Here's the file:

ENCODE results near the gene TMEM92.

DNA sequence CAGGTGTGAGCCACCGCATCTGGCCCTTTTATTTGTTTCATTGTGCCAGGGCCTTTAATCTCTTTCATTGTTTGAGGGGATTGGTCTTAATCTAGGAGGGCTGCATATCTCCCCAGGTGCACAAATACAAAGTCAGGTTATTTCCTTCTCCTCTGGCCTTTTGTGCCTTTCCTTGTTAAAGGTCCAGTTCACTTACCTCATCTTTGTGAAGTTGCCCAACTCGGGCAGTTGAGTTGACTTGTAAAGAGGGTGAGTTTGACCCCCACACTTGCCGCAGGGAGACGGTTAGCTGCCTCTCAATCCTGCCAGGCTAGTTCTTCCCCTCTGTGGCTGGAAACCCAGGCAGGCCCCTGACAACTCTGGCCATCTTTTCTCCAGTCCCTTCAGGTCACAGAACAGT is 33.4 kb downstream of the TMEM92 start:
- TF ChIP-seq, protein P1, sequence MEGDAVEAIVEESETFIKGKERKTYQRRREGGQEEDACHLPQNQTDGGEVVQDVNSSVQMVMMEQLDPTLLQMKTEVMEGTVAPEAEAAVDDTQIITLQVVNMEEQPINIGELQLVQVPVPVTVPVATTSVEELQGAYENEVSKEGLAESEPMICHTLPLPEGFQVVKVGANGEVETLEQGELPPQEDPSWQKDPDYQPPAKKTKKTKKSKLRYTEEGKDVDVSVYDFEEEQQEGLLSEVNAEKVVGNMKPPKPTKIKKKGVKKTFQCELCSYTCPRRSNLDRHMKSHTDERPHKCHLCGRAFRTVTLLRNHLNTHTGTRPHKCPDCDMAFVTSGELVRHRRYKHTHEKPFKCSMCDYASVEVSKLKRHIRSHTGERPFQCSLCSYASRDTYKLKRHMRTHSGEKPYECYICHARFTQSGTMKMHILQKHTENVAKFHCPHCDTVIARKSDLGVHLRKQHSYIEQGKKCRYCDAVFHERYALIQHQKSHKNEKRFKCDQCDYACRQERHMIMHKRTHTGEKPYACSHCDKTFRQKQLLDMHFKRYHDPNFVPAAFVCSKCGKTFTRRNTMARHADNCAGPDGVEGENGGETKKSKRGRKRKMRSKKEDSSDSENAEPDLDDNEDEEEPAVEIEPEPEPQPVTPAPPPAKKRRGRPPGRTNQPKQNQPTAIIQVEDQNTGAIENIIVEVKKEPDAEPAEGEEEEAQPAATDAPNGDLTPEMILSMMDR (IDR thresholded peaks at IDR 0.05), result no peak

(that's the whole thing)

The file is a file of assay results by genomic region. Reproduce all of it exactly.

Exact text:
ENCODE results near the gene TMEM92.

DNA sequence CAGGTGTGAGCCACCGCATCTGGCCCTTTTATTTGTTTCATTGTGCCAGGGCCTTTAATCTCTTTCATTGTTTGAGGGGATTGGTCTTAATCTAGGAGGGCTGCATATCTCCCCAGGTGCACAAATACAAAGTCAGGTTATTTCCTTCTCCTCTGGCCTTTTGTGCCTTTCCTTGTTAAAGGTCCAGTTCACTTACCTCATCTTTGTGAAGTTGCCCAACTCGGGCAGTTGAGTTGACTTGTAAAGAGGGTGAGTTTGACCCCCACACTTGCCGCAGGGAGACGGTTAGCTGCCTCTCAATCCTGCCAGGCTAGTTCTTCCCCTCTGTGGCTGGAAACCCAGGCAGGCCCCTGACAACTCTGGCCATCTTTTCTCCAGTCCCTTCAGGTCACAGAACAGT is 33.4 kb downstream of the TMEM92 start:
- TF ChIP-seq, protein P1, sequence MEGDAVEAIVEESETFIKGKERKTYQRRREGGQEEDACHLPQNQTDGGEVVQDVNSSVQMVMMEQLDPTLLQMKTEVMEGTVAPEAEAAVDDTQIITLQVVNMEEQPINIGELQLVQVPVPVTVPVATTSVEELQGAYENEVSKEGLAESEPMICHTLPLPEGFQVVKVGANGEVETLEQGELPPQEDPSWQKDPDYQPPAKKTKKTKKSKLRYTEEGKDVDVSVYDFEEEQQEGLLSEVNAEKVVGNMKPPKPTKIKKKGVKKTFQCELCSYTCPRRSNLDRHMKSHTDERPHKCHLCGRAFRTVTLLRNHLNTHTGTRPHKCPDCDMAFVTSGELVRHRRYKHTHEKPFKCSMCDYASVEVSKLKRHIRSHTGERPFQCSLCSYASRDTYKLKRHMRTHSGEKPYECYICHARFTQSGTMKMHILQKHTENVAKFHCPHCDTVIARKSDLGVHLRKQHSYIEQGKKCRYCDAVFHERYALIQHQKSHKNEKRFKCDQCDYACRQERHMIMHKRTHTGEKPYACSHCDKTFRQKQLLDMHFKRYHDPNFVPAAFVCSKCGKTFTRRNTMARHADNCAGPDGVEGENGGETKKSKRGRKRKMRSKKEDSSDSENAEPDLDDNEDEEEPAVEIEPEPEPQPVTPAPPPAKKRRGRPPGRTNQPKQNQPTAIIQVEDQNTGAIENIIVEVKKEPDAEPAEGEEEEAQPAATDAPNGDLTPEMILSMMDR (IDR thresholded peaks at IDR 0.05), result no peak